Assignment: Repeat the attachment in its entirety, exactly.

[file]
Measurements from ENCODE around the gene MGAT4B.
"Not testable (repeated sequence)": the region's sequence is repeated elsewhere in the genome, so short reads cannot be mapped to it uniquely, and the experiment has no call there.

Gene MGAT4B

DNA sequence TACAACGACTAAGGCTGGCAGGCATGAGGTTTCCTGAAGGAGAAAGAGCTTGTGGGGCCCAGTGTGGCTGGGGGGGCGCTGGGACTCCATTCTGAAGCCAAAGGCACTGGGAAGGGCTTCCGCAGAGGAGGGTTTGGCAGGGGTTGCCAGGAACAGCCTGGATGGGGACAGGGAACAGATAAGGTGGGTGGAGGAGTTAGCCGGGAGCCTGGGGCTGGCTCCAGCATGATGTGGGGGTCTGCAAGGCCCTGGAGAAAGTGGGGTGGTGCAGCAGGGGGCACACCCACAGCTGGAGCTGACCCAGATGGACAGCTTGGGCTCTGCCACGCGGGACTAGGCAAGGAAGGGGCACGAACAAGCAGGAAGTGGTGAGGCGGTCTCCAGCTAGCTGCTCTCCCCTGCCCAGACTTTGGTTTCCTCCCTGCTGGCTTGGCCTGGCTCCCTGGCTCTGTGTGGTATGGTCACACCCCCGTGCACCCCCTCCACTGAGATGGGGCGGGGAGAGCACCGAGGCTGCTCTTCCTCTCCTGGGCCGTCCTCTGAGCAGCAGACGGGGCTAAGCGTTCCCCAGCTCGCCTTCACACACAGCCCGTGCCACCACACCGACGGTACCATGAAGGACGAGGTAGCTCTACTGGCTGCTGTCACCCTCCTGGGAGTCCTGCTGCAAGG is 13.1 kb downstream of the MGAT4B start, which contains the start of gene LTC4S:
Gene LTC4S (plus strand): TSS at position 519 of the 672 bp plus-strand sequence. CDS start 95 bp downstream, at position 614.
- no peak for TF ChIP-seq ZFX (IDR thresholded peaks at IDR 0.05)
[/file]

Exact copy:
Measurements from ENCODE around the gene MGAT4B.
"Not testable (repeated sequence)": the region's sequence is repeated elsewhere in the genome, so short reads cannot be mapped to it uniquely, and the experiment has no call there.

Gene MGAT4B

DNA sequence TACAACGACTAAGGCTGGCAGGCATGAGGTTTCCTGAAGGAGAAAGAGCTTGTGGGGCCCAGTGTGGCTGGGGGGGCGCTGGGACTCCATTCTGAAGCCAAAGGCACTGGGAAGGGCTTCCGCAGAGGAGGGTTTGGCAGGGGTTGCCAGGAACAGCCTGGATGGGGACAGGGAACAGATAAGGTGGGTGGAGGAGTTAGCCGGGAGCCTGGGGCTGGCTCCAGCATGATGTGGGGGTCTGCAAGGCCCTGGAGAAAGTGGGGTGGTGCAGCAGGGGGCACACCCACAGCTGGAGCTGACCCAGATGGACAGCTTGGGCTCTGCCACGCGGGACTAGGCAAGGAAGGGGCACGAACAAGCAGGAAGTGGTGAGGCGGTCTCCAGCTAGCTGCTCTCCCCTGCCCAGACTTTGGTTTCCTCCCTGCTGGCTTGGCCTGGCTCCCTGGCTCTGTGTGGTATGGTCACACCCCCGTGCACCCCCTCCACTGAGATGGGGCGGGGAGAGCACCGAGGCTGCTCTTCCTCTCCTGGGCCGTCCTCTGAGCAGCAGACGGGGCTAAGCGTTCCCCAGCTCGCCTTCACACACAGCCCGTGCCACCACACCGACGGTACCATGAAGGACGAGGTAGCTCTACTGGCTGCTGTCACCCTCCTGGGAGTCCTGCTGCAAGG is 13.1 kb downstream of the MGAT4B start, which contains the start of gene LTC4S:
Gene LTC4S (plus strand): TSS at position 519 of the 672 bp plus-strand sequence. CDS start 95 bp downstream, at position 614.
- no peak for TF ChIP-seq ZFX (IDR thresholded peaks at IDR 0.05)